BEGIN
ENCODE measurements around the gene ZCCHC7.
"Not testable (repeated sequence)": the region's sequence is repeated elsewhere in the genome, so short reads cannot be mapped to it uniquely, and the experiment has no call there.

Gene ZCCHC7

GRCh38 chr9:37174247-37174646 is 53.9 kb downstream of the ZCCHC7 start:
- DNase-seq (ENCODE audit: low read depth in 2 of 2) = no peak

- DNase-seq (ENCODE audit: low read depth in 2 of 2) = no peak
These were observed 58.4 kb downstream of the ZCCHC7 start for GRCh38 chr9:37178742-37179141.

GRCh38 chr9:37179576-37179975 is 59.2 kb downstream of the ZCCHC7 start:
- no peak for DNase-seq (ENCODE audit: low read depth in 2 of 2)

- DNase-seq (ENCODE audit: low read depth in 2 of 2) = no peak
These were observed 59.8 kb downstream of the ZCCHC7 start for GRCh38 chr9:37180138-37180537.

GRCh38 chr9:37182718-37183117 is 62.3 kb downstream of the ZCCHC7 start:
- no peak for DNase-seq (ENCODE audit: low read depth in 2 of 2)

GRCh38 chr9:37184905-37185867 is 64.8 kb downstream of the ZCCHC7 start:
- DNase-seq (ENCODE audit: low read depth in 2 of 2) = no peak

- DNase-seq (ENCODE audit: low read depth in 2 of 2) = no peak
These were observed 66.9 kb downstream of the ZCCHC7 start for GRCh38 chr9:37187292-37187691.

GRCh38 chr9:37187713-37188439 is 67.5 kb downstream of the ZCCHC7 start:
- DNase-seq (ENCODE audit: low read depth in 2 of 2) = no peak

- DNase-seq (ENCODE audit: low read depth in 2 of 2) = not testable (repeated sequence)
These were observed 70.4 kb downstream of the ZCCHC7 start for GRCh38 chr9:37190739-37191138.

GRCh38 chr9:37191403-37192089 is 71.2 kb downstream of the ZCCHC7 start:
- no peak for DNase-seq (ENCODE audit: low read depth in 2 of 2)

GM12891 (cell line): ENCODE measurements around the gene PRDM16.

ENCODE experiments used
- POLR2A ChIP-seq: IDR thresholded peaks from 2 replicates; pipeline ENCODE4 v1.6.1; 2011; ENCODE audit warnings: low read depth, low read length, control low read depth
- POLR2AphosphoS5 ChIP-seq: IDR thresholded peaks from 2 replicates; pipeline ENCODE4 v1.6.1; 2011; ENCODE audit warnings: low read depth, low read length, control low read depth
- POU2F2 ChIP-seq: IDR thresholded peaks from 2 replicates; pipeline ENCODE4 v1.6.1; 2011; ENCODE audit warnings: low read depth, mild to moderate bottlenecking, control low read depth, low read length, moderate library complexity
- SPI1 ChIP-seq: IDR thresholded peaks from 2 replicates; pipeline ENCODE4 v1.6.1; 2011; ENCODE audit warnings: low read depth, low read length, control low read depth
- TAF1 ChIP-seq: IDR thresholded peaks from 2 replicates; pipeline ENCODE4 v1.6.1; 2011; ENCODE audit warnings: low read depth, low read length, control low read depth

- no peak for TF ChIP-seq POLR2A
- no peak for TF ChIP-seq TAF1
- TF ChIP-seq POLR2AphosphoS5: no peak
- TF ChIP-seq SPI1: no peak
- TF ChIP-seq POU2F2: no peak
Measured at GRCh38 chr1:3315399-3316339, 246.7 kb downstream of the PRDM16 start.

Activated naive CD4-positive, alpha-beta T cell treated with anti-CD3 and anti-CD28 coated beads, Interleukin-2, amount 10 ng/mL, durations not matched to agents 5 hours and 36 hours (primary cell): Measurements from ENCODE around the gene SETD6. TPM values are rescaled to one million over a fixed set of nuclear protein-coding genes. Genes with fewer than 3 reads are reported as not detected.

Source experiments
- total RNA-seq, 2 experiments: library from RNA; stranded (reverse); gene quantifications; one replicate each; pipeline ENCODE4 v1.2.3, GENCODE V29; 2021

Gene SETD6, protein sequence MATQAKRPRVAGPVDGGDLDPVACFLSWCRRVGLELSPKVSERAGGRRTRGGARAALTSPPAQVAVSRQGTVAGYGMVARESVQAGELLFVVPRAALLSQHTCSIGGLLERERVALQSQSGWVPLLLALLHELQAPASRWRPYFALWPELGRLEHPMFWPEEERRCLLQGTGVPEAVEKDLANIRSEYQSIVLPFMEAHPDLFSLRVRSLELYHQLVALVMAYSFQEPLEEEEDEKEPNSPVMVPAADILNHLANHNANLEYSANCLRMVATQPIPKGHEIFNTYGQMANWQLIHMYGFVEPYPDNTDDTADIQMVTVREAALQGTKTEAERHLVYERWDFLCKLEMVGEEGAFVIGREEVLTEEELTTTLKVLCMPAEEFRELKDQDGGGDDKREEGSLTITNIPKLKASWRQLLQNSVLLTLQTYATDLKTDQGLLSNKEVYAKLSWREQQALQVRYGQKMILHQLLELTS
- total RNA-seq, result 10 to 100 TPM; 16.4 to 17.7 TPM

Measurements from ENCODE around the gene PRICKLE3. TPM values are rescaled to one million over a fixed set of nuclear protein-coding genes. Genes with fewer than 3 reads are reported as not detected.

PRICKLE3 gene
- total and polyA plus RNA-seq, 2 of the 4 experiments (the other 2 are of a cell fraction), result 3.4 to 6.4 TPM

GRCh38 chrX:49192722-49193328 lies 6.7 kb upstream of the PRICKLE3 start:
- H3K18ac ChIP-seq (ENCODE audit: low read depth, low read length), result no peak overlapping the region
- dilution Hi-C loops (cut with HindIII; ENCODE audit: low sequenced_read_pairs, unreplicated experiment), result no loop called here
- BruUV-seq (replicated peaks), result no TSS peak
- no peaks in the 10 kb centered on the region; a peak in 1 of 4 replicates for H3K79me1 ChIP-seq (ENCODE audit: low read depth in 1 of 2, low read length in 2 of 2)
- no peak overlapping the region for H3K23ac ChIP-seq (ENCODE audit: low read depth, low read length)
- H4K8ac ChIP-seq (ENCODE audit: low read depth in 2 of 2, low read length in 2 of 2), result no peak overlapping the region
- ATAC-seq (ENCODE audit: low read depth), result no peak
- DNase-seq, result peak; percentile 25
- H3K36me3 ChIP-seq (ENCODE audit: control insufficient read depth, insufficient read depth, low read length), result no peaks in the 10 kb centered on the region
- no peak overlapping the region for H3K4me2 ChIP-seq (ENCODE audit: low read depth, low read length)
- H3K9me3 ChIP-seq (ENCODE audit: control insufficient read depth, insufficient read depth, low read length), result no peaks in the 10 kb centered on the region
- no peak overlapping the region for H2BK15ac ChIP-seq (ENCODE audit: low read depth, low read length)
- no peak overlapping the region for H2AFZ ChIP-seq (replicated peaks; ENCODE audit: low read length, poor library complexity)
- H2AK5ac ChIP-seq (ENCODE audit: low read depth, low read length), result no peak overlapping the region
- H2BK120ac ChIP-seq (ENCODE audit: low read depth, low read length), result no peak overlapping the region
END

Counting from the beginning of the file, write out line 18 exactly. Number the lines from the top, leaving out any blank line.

GRCh38 chr9:37187713-37188439 is 67.5 kb downstream of the ZCCHC7 start: